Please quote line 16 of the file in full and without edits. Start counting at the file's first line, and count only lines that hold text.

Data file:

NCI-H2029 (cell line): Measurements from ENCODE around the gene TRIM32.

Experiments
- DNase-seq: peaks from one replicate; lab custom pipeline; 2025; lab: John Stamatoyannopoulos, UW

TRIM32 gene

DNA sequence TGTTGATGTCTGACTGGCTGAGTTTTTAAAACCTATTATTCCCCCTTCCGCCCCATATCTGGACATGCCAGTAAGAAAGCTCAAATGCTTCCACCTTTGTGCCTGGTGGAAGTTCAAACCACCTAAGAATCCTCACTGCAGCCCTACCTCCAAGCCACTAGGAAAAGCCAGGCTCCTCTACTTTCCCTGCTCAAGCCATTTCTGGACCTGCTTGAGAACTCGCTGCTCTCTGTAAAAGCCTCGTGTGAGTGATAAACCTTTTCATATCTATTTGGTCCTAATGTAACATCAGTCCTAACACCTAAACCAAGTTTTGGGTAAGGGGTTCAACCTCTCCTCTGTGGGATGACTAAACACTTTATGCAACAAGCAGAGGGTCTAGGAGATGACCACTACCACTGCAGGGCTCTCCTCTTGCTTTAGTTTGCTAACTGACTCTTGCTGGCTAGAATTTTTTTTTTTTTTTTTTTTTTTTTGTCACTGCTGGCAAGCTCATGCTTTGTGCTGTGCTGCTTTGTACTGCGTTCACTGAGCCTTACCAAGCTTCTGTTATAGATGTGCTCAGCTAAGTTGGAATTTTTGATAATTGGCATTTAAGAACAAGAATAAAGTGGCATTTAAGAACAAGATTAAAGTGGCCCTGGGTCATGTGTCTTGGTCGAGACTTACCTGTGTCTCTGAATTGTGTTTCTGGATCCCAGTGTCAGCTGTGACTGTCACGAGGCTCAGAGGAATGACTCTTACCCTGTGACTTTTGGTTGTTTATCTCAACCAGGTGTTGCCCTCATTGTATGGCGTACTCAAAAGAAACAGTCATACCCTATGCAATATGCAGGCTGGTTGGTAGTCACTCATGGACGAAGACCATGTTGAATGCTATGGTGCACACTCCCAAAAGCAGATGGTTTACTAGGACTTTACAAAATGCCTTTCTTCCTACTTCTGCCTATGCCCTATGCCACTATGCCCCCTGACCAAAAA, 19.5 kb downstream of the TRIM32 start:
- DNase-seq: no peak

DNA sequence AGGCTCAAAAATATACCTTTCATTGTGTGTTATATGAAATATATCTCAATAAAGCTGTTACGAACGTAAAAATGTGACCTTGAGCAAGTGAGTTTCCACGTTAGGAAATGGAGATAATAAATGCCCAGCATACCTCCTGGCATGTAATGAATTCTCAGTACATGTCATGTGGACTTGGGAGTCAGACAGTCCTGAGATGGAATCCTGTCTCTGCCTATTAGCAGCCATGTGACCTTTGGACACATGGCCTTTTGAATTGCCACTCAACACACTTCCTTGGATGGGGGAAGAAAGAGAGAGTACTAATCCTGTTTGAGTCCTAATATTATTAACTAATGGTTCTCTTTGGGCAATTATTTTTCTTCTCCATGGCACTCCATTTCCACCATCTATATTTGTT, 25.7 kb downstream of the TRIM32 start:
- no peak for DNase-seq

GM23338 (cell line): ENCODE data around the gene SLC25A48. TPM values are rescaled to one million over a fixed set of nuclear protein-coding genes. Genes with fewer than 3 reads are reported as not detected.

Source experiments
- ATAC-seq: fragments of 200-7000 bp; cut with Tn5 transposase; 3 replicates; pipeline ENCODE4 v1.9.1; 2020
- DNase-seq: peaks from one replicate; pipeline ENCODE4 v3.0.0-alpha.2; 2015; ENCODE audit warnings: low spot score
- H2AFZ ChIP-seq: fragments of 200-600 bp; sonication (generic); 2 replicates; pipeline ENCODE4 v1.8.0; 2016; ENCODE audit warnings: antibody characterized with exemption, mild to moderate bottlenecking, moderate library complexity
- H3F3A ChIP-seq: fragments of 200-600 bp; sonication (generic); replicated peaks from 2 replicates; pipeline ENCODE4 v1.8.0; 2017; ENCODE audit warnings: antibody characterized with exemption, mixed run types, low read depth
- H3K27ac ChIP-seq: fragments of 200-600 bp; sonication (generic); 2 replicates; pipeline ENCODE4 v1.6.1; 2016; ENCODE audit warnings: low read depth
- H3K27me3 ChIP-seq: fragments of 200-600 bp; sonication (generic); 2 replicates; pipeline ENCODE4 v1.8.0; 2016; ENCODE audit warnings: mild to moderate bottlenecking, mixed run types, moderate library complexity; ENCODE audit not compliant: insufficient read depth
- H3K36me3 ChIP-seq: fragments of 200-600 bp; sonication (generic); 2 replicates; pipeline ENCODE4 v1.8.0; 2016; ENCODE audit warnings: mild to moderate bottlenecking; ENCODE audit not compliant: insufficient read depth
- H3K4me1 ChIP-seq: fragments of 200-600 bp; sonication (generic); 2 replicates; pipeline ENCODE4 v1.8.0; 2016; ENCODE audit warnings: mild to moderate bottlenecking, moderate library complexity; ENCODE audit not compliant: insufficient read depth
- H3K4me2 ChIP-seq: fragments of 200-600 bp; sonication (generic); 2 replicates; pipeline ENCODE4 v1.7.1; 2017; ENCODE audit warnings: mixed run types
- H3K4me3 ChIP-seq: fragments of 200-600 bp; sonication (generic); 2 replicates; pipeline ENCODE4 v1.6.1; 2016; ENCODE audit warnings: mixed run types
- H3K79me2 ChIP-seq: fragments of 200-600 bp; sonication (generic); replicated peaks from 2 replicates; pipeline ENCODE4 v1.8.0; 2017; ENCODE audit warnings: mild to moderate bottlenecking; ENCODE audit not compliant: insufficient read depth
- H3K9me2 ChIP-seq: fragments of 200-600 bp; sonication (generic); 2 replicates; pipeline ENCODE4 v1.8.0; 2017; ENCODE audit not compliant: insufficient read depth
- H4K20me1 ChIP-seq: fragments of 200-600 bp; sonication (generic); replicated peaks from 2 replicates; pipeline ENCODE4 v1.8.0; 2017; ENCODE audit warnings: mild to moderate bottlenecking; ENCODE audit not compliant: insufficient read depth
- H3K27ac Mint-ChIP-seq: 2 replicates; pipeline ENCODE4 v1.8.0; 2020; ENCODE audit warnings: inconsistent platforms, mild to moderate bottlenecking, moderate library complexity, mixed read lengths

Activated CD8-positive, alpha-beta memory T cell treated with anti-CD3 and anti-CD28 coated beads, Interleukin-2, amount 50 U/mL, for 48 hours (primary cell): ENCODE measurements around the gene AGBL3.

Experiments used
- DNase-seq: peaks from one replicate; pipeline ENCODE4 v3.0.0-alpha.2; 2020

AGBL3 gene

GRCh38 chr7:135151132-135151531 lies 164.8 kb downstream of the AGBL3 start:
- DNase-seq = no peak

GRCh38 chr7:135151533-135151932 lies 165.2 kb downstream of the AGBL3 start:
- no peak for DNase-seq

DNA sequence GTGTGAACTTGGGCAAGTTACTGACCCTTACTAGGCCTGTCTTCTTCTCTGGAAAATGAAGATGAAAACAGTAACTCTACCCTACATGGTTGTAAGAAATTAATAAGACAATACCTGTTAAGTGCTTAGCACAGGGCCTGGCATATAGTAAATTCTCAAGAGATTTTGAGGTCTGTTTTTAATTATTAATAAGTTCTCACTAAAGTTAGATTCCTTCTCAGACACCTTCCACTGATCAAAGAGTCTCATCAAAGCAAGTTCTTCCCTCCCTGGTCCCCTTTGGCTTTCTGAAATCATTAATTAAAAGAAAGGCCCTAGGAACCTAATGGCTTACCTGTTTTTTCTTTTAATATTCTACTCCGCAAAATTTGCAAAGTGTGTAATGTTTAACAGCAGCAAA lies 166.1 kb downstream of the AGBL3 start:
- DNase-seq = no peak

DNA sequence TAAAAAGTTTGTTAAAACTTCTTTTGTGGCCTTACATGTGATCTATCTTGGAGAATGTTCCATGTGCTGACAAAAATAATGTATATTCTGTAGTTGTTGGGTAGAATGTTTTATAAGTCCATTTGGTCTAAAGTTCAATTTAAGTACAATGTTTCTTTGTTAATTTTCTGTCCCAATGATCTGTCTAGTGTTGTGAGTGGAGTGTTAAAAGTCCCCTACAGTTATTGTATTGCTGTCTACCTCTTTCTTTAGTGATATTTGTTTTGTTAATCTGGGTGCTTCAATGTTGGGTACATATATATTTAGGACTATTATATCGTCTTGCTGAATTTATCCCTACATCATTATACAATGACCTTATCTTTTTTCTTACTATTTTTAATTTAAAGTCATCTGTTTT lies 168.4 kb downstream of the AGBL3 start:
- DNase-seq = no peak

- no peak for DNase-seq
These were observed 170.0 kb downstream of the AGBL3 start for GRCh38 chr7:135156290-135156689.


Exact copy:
- H3K27me3 ChIP-seq: fragments of 200-600 bp; sonication (generic); 2 replicates; pipeline ENCODE4 v1.8.0; 2016; ENCODE audit warnings: mild to moderate bottlenecking, mixed run types, moderate library complexity; ENCODE audit not compliant: insufficient read depth